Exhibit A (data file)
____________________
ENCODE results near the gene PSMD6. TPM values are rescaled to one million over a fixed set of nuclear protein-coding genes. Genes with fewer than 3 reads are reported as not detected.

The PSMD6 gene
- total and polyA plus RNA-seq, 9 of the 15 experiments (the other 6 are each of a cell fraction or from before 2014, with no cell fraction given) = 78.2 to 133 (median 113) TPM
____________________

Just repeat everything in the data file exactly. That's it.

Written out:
ENCODE results near the gene PSMD6. TPM values are rescaled to one million over a fixed set of nuclear protein-coding genes. Genes with fewer than 3 reads are reported as not detected.

The PSMD6 gene
- total and polyA plus RNA-seq, 9 of the 15 experiments (the other 6 are each of a cell fraction or from before 2014, with no cell fraction given) = 78.2 to 133 (median 113) TPM